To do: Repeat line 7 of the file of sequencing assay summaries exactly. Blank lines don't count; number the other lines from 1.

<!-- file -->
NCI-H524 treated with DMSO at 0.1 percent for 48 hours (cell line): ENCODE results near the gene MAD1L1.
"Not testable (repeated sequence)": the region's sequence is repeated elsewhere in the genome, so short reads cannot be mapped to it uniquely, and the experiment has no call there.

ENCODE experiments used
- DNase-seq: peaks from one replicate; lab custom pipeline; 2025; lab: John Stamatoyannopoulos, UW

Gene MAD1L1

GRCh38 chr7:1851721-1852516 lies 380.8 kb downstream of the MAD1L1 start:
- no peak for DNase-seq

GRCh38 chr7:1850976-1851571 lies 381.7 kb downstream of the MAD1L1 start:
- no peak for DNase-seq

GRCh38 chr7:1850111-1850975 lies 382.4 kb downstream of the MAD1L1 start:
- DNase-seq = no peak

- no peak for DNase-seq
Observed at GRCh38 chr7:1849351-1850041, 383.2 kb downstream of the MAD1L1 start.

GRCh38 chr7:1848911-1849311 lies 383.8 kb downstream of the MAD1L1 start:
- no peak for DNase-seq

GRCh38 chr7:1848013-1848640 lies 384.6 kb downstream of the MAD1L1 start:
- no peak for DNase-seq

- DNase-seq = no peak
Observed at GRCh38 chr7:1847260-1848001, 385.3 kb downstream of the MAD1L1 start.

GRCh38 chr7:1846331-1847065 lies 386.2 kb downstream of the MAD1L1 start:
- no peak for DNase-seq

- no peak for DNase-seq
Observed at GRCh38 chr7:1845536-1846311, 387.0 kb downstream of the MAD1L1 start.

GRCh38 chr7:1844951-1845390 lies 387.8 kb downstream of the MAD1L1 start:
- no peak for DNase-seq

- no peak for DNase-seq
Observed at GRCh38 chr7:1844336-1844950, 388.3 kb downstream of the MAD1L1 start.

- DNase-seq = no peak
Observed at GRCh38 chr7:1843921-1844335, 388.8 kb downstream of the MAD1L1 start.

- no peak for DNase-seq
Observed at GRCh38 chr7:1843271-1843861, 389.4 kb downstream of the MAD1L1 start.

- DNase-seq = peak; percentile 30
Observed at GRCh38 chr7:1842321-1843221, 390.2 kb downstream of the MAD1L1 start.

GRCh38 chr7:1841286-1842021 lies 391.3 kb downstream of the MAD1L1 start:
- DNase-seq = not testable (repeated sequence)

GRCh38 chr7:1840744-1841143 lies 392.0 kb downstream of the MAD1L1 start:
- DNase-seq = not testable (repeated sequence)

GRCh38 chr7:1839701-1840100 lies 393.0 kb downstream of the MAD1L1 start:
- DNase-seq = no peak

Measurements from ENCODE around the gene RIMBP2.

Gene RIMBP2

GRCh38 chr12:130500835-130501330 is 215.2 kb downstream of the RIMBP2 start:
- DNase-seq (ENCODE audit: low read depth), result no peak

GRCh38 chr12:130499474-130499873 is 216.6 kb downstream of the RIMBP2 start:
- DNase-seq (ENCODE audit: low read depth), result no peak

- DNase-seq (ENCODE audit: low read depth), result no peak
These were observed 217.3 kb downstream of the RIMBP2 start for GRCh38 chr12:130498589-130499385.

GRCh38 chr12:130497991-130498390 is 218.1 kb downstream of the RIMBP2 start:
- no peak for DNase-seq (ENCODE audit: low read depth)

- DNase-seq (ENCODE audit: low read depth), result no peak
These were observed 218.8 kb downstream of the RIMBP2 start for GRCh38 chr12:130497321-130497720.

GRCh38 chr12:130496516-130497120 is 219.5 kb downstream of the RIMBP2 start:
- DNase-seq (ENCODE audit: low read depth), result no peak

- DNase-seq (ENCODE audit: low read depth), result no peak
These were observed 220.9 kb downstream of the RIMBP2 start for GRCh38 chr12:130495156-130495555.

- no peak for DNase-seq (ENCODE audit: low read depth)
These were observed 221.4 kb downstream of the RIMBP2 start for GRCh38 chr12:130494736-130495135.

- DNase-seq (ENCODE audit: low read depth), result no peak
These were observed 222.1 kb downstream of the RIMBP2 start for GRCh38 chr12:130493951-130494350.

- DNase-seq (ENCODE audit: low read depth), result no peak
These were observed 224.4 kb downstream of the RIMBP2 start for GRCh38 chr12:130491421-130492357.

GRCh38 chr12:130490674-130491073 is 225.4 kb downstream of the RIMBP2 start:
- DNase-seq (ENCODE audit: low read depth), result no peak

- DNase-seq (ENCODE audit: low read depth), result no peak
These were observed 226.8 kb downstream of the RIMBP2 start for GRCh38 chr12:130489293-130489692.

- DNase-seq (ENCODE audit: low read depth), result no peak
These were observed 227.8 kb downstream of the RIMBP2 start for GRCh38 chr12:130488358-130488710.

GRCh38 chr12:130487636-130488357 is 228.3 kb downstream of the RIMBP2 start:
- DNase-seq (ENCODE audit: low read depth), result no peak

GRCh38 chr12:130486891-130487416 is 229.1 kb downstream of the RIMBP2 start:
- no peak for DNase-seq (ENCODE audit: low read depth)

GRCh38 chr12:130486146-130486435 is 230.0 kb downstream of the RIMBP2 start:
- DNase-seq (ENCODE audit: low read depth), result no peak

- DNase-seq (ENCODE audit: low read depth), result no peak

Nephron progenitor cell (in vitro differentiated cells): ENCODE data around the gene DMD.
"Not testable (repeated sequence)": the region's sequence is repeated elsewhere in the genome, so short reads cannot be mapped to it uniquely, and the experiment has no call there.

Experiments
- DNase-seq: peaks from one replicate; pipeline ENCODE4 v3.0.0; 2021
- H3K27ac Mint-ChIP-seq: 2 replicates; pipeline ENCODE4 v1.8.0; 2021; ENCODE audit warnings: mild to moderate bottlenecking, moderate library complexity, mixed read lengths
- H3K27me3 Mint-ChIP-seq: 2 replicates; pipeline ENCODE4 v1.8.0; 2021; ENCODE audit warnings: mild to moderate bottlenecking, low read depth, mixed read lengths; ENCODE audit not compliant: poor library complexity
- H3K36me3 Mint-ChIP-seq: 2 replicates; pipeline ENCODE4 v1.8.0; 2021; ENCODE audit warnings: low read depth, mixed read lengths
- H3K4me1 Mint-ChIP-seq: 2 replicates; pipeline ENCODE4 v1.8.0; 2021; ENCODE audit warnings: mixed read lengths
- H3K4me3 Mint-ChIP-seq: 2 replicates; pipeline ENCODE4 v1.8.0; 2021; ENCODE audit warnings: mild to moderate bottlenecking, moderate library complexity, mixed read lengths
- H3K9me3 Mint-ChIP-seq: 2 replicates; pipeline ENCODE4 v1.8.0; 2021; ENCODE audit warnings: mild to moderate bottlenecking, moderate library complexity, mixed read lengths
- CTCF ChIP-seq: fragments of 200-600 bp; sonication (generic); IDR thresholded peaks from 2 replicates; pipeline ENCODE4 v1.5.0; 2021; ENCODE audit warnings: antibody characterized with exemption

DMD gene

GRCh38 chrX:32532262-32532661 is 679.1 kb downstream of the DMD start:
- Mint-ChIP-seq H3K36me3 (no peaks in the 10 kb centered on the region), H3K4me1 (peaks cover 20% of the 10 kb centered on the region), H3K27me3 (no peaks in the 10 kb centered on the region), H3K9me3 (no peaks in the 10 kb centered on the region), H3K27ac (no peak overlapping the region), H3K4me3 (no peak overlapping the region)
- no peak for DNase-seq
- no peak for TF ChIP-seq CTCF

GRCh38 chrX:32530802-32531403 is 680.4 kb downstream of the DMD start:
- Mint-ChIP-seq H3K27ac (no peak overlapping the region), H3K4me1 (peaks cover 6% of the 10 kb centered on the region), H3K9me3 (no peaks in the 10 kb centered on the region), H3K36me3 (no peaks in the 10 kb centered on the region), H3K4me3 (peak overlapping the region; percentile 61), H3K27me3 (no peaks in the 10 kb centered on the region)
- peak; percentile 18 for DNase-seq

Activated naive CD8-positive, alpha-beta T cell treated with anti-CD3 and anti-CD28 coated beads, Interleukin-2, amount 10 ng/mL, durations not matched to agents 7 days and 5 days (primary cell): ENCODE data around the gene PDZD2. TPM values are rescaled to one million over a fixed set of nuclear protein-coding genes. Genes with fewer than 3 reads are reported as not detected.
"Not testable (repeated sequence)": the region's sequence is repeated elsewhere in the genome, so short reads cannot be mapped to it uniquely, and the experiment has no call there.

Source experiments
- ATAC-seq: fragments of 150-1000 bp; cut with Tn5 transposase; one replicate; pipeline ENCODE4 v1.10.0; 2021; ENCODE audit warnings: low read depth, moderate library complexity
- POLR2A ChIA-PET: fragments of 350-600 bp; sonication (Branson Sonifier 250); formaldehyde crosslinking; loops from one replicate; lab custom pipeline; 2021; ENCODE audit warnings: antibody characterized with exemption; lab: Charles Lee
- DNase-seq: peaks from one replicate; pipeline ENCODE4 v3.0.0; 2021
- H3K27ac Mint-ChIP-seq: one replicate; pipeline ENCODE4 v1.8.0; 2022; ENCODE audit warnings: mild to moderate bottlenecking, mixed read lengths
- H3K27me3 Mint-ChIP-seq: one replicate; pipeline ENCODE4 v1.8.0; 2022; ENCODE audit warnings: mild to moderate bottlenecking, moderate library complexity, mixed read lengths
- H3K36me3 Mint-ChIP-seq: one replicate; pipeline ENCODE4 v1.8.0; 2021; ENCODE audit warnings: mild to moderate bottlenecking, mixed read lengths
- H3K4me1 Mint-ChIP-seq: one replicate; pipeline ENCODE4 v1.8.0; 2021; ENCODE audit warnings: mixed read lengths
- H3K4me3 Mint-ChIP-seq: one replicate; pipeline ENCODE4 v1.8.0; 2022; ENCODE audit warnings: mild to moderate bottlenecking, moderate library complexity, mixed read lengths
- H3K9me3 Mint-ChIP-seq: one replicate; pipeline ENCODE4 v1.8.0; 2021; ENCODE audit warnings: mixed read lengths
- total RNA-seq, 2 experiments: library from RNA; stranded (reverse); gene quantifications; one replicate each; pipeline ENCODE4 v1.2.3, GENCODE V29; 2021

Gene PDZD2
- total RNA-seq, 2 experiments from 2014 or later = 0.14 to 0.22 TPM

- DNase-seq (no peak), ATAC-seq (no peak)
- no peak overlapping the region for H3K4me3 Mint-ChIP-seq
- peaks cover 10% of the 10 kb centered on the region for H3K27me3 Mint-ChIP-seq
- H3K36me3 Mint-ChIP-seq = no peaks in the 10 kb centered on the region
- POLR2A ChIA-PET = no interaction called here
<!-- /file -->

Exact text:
- no peak for DNase-seq